US-China trade war less impacted the sector, China purchased 141.000 industrial robots in 2017. PRC is pushing itself into a high-end manufacturer and a leader in global innovation, and now Alibaba is en route to beating out Amazon in the path to automation.
China will dominate the world of robotics. We’re not in “Io Robot”, Isaac Asimov masterpiece. This is the real world and the so called Middle Country is ready to lead the sector. In June, Hong Kong and PRC engineers developed world’s first robotics system capable of performing brain surgery inside an MRI scanner.
Today, from Western countries to the Eastern one, many tasks in testing, developing or manufacturing are made by robots. For example, automotive and electronics industries already embraced IA as essential components for obtaining a competitive edge.
Since 1959, when american George Devol and Joseph Engelberger registered the first industrial robot ever, everything changed. This “artificial” creature able to lift a two-tonne kilos is already history, and new emerging countries are leading now – or will lead – the sector. One of this is China.
According to Chinese leadership, robotics will be a key cog in “Made in China 2025” strategy. PRC’s robot-maker will dominate their domestic market, thus the goal is to supply 50% of local demand by 2025, rising to 70% by 2025.
One of the main target of PRC’s “Made in China 2025” program is to guide China’s industrial modernization. This plan, launched by PM Li Keqiang in 2015, encourages Chinese companies and entrepreneurs to embrace atomation. So, it’s easy to understand how robotics plays an important role, among the key sectors of “Made in China 2025”.
Nevertheless Donald Trump trade team already put in act new sanctions against China, the sector is less impacted by Washington trade war as Chinese robot-maker companies have more European and Japan partners than American firms. US-China trade conflicts just affected Chinese companies in terms of orders, but Beijing will not stop moving forward.
While talks of robots taking over humans’ jobs are future-oriented for some industries, for logistics and e-commerce the adoption is happening as we speak. But this adoption isn’t globally heterogeneous.
The “Made in China 2025” initiative helps Chinese e-commerce and logistics companies adopt automation technologies faster than their Western counterparts. For other companies, such as German Deutsche Post DHL, the adoption has been more measured and human-friendly. Let’s take a look at how major global e-commerce and logistics players are integrating robotics and automation into their order fulfillment, logistics, and supply chain.
American e-commerce leader Amazon acquired Kiva Systems in 2012 for $775 million, re-naming it Amazon Robotics. Amazon’s robots are mainly used for order fulfillment within its warehouses. Instructions are sent to Amazon’s fulfillment robots over WiFi supplying them with their next order, speed, and location, directing them where to go while preventing them from colliding with other robots on the floor.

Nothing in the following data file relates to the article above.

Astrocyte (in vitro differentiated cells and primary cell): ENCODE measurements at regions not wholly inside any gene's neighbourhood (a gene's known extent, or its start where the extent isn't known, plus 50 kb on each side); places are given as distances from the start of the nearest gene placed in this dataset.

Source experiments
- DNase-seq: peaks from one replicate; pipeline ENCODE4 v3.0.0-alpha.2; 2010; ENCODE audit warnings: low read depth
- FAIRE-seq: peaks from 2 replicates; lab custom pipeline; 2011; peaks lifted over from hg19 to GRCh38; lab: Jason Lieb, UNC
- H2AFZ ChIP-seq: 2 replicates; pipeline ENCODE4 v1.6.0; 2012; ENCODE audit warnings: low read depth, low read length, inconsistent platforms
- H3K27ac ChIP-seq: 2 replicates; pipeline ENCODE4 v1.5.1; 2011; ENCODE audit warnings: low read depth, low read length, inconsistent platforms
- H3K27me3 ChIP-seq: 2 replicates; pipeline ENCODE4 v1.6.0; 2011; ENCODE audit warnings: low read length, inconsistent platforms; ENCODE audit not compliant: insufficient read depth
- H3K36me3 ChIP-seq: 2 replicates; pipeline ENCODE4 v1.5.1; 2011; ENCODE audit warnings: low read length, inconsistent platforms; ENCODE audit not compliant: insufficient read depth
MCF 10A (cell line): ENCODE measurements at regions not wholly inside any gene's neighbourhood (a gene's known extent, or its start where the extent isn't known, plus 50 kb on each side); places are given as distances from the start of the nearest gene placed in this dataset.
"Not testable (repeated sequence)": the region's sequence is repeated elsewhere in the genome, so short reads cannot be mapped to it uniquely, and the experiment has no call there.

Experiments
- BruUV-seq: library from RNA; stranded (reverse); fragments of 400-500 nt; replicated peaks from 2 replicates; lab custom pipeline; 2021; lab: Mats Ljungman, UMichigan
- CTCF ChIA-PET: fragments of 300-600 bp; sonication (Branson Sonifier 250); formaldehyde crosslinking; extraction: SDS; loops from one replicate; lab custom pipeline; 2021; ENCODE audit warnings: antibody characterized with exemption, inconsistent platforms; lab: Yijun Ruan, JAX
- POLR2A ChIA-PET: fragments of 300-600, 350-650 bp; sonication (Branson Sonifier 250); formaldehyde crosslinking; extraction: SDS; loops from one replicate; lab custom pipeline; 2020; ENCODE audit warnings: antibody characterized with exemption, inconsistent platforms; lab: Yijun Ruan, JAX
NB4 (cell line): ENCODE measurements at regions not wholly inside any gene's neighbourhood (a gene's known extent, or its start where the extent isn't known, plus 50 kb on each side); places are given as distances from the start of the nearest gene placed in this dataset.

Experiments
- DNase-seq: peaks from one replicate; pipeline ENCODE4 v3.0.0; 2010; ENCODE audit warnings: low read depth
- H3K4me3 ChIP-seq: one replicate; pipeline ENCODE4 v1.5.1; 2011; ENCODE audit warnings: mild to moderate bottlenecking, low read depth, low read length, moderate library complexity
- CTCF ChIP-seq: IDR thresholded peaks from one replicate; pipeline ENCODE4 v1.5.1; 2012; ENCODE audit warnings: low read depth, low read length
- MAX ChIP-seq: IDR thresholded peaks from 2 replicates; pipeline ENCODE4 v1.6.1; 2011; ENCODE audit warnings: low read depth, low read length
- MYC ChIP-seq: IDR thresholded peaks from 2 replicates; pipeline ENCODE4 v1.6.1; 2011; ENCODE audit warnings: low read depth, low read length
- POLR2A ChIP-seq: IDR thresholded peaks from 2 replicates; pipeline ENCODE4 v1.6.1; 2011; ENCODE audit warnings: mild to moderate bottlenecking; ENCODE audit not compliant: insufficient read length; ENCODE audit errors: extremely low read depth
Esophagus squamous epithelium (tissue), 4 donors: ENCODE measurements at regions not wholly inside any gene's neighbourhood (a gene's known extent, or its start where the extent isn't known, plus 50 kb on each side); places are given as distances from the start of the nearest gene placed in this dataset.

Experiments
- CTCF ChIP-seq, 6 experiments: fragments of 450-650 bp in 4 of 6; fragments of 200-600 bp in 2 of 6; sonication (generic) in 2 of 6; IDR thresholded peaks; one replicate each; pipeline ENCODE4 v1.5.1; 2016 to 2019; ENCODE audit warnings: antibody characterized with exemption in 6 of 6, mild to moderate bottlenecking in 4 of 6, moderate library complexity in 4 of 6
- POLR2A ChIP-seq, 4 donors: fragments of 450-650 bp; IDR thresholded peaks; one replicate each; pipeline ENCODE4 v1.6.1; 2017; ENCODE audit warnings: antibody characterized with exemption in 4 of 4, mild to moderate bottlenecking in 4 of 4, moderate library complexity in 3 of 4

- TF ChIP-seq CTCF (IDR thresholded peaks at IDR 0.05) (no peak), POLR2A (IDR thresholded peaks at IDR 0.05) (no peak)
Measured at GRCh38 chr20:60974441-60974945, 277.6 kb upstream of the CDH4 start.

If in the West, the announcement of automation technologies is most often accompanied by a disclaimer that robots will not be taking human jobs, in China it’s robots galore. With rapid rates of adoption, China is en route to beating out Amazon in the path to automation.
JD.com uses UAVs (Unmanned Aerial Vehicles) to ship packages through the air. Additionally, firms including S.F. Express, BEST Inc, and ZTO Express use automated sorting within their facilities – technologies that greatly helped them handle high volumes during shopping holiday, Single’s Day.
A comparative look at global shipping companies in the West versus China, reveals a trend. China has undoubtedly adopted automation technologies faster, thanks to financial and policy support from the central government. Western companies face high overhead when introducing new technologies to the supply chain, and some (such as UPS) are considering raising prices in conjunction with automation to buttress falling margins.
Interviewed by SMCP, Chen Hongbo, vice-president of Guangdong Jaten Robot & Automation, 13 year old company which produces automated guided vehicles (AGV), is optimistic about the future of automation
“We produce 3.000 AGVs per year in this factory, which are worth than US$ 47.3 million. Our robot can lift from 500 kg to 40 tons. With these products, we can make the logistics in factories and warehouse automated, unanimated”, said Mr. Chen.
It’s an irreversible trend to replace human labour with robot . China purchased 141.000 industrial robots in 2017, up 58.1 % year – on -year., but foreign imports account for nearly three-quarters of that. Chinese leadership wants turn this around with the “Made in china 2025” and turn PRC itself into a high-end manufacturer and a leader in global innovation in the next future.
Beijing is fully confident about the future of the market. The government already invested billion of dollars to renew plants and factories, and its ambitions for its industrial robotic and automation sector are great.
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